Carrying on from the last post I have coded another generator in Python, using this idea to simulate the outcome of a natural process by generating stalactites in 2D. The original idea for creating a design process rather than designing an object itself came from seeing them in caves on Grand Cayman, as they are created by a controlled process over hundreds of thousands of years, so I thought it made sense to try to recreate this process myself.
Here are some of the outcome images from the program:
Here’s my code written for Python 2.7, using the idea that a stalactite is essentially an inverted histogram.
import numpy as np import matplotlib.pyplot as plt from Tkinter import * class Application(Frame): def __init__(self, master): Frame.__init__(self, master) self.grid() self.create_widgets() def create_widgets(self): self.button = Button(self, text = "GENERATE", font = "Helvetica 39", command=self.generator) self.button.grid(row=0, column=0, sticky=W) def generator(self): mu, sigma = 100, 5 x = mu + sigma * np.random.randn(4000) n, bins, patches = plt.hist(x, 50, normed=1, facecolor='black') plt.axis([0, 200, 0, 0.09]) plt.axis('off') plt.gca().invert_yaxis() plt.show() root = Tk() root.title("STALACTITE GENERATOR") root.geometry("332x105") app = Application(root) root.mainloop()
Learning how to program using Python opened up new methods of designing to me. I became interested in writing a process to design something, rather than just designing it, because of the possibilities this method offered.
To explore this idea in a simplistic form, I wrote a program that randomly generated a flag using Python and Matplotlib for the graphical output. It creates a 3×2 canvas of a random colour, then two lines with a random colour, thickness and direction are displayed on top of it.
The issue with that is, a lot of the time you then get plots that look like this, which obviously isn’t a great design. So a method was needed to filter out the bad flag designs. I needed to find a mathematical method of distinguishing them from each other.
Some of the best flag designs use the golden ratio spiral, so I thought it would make sense to make use of this also. So for each flag the program creates, the intersection of the lines into the coordinates of the golden ratio is outputted. So you can then pick out the better designs such as the ones below which have 8-9 intersections.
I tried to base this program around the 5 basic rules of flag design, these are:
- Simplicity – The program only uses 3 features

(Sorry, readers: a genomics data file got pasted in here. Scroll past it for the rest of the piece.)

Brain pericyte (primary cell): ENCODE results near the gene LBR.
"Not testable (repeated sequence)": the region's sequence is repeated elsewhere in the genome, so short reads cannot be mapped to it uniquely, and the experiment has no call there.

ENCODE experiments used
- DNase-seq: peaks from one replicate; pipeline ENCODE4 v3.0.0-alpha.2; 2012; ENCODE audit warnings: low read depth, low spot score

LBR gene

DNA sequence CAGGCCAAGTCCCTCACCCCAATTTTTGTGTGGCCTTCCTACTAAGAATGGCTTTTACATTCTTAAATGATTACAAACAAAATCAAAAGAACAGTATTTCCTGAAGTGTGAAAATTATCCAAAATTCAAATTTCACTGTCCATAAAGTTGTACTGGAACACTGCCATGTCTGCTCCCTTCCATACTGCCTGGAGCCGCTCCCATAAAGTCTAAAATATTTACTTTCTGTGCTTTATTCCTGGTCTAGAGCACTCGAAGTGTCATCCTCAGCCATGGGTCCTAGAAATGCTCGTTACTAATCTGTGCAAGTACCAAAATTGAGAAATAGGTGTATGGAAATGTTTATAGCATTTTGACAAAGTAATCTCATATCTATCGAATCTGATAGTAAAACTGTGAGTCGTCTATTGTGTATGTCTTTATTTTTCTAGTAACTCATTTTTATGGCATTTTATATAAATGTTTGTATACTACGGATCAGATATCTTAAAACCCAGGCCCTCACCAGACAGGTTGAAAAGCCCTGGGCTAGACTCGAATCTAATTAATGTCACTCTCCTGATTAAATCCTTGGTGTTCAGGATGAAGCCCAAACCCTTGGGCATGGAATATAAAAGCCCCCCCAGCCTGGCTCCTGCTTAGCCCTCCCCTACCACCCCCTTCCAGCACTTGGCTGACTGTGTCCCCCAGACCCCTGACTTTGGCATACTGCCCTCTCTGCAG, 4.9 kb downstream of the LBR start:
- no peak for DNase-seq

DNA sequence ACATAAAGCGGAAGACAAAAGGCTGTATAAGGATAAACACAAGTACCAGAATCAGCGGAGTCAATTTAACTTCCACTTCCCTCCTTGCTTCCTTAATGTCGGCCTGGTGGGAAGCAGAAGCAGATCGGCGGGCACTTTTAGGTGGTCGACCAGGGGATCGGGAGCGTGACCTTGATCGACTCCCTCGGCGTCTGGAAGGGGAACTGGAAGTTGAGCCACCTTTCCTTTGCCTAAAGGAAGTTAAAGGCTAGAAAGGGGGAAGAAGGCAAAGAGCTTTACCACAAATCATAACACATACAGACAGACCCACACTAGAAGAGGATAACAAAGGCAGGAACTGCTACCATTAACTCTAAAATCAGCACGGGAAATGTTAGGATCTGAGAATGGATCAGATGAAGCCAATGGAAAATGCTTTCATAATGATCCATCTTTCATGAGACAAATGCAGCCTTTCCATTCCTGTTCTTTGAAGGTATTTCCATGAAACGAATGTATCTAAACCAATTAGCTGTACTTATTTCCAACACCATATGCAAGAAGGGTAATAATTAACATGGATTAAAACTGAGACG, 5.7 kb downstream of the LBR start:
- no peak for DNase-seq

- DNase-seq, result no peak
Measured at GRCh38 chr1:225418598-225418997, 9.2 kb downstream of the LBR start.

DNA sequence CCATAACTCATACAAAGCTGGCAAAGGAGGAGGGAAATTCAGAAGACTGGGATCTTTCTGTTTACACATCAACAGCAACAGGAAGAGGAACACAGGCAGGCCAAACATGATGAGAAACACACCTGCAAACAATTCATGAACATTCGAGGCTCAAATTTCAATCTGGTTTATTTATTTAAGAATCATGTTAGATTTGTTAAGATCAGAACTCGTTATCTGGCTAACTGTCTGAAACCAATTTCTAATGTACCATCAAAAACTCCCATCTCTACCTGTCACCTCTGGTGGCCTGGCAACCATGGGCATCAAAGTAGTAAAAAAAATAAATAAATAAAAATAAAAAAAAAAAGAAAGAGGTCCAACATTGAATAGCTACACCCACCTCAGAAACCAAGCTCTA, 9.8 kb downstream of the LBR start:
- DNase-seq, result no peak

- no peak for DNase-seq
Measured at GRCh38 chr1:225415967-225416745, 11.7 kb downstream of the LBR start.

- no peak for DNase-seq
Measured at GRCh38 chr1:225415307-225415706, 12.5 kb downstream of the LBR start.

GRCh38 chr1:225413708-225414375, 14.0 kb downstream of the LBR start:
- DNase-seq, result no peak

- Meaningful symbolism – The program only allows for symbolism retrospectively, it’s impossible to randomly generate symbolism
- 2-3 colours – The program only allows for 3 colours to be used maximum
- No lettering or seals – Nope
- Distinctive – Definitely, as these designs are generated from a random process
My original idea was that once these flags were ordered in terms of their golden ratio intersections, they would mutate and be optimised leading to designs with more intersections using a survival of the fittest style evolutionary algorithm. But this did not totally make sense for this program as the solution is trivial (but I may try this with later projects).
The program also does not take into account the thickness and colour of lines in designs when they are assessed, and these are factors in what makes a good flag design. But defining these things could take away from this being a truly random process.
The highest number of intersections in a design that this program has outputted is 10, which is this design, which I think could pass for a genuine flag design.
This project involved designing a structure to span a site on campus. We chose to split our span into a cantilever and beam.
The original idea took precedents from a folding camping stool, combining the beam and cantilever into one entire folding structure. But this was subject to torsion and instability.
The structure then became a separate beam and cantilever, with the cantilever sitting on top of the beam and being weighted at one end.
From there we altered the distribution of the perforations on the structure to reflect the distribution on shear, and adopted a method of lasercutting and folding cardboard sections to form the structure.
Then (like the nerd I am) I continued to refine the structure once the project had finished.
I designed a traffic system for the Building Centre’s Night Time is the Right Time competition and my work was exhibited online: